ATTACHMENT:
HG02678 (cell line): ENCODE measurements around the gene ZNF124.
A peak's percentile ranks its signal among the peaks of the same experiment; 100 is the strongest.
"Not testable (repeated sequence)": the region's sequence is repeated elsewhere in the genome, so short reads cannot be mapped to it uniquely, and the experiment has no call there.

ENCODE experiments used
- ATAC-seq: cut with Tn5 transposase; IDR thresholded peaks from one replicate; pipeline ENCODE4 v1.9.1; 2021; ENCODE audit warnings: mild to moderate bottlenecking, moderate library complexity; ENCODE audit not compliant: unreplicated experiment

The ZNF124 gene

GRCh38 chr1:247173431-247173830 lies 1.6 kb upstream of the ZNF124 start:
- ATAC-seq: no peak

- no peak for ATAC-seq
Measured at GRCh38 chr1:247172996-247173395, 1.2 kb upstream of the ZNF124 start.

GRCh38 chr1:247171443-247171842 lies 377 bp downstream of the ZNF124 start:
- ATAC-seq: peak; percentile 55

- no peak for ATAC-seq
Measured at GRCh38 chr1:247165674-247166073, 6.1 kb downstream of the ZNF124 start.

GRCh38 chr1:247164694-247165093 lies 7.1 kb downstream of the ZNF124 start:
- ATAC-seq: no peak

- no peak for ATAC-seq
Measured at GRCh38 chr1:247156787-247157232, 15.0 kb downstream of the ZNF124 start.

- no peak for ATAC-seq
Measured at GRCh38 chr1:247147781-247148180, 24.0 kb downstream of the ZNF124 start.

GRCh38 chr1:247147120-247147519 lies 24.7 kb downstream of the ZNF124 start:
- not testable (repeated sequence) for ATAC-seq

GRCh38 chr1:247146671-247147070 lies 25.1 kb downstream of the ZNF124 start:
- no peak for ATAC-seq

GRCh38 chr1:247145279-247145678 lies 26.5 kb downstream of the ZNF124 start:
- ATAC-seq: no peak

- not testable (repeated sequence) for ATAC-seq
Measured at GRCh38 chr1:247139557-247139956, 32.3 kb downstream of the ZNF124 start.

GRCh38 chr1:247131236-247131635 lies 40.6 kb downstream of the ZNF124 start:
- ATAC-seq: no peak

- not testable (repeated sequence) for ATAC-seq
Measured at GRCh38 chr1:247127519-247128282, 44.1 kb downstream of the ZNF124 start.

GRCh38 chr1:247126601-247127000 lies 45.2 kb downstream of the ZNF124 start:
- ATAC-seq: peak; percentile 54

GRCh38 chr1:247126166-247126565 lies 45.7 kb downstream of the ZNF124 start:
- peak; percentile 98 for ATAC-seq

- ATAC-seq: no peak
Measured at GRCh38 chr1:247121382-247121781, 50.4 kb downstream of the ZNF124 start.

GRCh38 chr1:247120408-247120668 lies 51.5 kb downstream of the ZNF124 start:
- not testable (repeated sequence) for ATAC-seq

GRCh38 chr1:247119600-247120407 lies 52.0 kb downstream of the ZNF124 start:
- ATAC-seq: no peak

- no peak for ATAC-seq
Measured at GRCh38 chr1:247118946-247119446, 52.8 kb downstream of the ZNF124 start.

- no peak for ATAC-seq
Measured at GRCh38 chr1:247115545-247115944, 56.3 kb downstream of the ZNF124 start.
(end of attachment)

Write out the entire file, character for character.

HG02678 (cell line): ENCODE measurements around the gene ZNF124.
A peak's percentile ranks its signal among the peaks of the same experiment; 100 is the strongest.
"Not testable (repeated sequence)": the region's sequence is repeated elsewhere in the genome, so short reads cannot be mapped to it uniquely, and the experiment has no call there.

ENCODE experiments used
- ATAC-seq: cut with Tn5 transposase; IDR thresholded peaks from one replicate; pipeline ENCODE4 v1.9.1; 2021; ENCODE audit warnings: mild to moderate bottlenecking, moderate library complexity; ENCODE audit not compliant: unreplicated experiment

The ZNF124 gene

GRCh38 chr1:247173431-247173830 lies 1.6 kb upstream of the ZNF124 start:
- ATAC-seq: no peak

- no peak for ATAC-seq
Measured at GRCh38 chr1:247172996-247173395, 1.2 kb upstream of the ZNF124 start.

GRCh38 chr1:247171443-247171842 lies 377 bp downstream of the ZNF124 start:
- ATAC-seq: peak; percentile 55

- no peak for ATAC-seq
Measured at GRCh38 chr1:247165674-247166073, 6.1 kb downstream of the ZNF124 start.

GRCh38 chr1:247164694-247165093 lies 7.1 kb downstream of the ZNF124 start:
- ATAC-seq: no peak

- no peak for ATAC-seq
Measured at GRCh38 chr1:247156787-247157232, 15.0 kb downstream of the ZNF124 start.

- no peak for ATAC-seq
Measured at GRCh38 chr1:247147781-247148180, 24.0 kb downstream of the ZNF124 start.

GRCh38 chr1:247147120-247147519 lies 24.7 kb downstream of the ZNF124 start:
- not testable (repeated sequence) for ATAC-seq

GRCh38 chr1:247146671-247147070 lies 25.1 kb downstream of the ZNF124 start:
- no peak for ATAC-seq

GRCh38 chr1:247145279-247145678 lies 26.5 kb downstream of the ZNF124 start:
- ATAC-seq: no peak

- not testable (repeated sequence) for ATAC-seq
Measured at GRCh38 chr1:247139557-247139956, 32.3 kb downstream of the ZNF124 start.

GRCh38 chr1:247131236-247131635 lies 40.6 kb downstream of the ZNF124 start:
- ATAC-seq: no peak

- not testable (repeated sequence) for ATAC-seq
Measured at GRCh38 chr1:247127519-247128282, 44.1 kb downstream of the ZNF124 start.

GRCh38 chr1:247126601-247127000 lies 45.2 kb downstream of the ZNF124 start:
- ATAC-seq: peak; percentile 54

GRCh38 chr1:247126166-247126565 lies 45.7 kb downstream of the ZNF124 start:
- peak; percentile 98 for ATAC-seq

- ATAC-seq: no peak
Measured at GRCh38 chr1:247121382-247121781, 50.4 kb downstream of the ZNF124 start.

GRCh38 chr1:247120408-247120668 lies 51.5 kb downstream of the ZNF124 start:
- not testable (repeated sequence) for ATAC-seq

GRCh38 chr1:247119600-247120407 lies 52.0 kb downstream of the ZNF124 start:
- ATAC-seq: no peak

- no peak for ATAC-seq
Measured at GRCh38 chr1:247118946-247119446, 52.8 kb downstream of the ZNF124 start.

- no peak for ATAC-seq
Measured at GRCh38 chr1:247115545-247115944, 56.3 kb downstream of the ZNF124 start.